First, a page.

Supreme Court to Examine Cellphone Privacy

USA Today
January 17, 2014

If the cops find a message in your phone which incriminates, a routine traffic stop could end with decades in prison.
If the cops find a message in your phone which incriminates, a routine traffic stop could end with decades in prison.

Delving into the legal jungle of privacy and technology, the Supreme Court agreed Friday to consider two cases that test whether cellphones and smartphones can be searched without a warrant.

The cases, which could be heard by the court in April and decided by late June, involve searches performed by police that turned relatively minor traffic and drug infractions into major felony convictions. In both cases, the crucial information was found on the suspects’ mobile phones.

On one level, the cases represent an inevitable Supreme Court entry into the world of cellphones, owned by more than nine in 10 American adults. In the past few years, courts from California to Texas to Florida have split over the issue of cellphones and digital content.

On another level, the cases may be just a precursor to more expansive and potentially explosive high court inquiries. Those could include an examination of the National Security Agency’s phone and computer surveillance methods, on which two federal district judges have diverged in recent weeks.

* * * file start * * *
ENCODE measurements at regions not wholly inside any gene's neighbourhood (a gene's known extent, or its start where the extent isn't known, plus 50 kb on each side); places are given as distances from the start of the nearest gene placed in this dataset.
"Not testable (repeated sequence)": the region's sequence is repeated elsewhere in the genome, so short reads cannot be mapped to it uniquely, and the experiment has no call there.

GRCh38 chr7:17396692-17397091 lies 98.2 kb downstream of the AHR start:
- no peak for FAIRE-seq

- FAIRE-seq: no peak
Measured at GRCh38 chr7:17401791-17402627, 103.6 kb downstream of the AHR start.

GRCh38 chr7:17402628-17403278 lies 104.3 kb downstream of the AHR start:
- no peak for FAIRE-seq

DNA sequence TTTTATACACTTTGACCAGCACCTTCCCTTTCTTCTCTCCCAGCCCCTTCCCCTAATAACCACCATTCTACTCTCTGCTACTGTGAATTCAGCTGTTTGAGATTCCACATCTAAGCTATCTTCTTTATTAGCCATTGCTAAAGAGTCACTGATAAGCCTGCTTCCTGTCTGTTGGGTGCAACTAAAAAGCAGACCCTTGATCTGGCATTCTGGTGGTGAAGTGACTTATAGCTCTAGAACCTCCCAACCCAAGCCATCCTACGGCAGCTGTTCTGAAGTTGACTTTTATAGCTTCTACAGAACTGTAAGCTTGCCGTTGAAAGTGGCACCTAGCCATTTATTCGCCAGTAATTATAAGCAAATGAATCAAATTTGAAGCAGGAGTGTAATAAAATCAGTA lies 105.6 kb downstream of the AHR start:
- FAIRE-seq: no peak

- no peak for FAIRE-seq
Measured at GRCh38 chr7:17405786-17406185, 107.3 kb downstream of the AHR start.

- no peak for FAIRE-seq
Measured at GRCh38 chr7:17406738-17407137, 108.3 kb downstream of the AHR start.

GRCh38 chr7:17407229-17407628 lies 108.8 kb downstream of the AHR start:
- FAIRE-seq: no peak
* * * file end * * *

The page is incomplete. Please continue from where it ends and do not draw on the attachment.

In the past few years, the high court has ruled on the use by police of other innovations, such as GPS devices and thermal imaging. The justices generally, but not always, have come down on the side of privacy rights.

Not far behind the issue of cellphone searches is another legal conundrum: whether police can get the location of cellphone users from service providers without a warrant. Lower courts have split on that issue as well, making a Supreme Court showdown likely in the future.


Several justices have acknowledged that the clash of privacy and technology is likely to dominate the court’s docket for years to come. That’s worrisome because they live in a marble palace of ivory paper and quill pens.

“Frankly … we’re not all technologically expert,” Chief Justice John Roberts said in a 2012 speech. More recently, Justice Elena Kagan quipped that “e-mail is already old-fashioned, and the court hasn’t gotten to that yet.”

The facts about what police can do when making an arrest have been clear for 40 years: They can search the person being arrested and what’s within reach, with an eye toward weapons or evidence that could be destroyed.

Cellphones and, increasingly, smartphones that mimic computers have clouded those facts. At least six federal or state appellate courts have ruled that they are fair game; at least three others have said search warrants are required.

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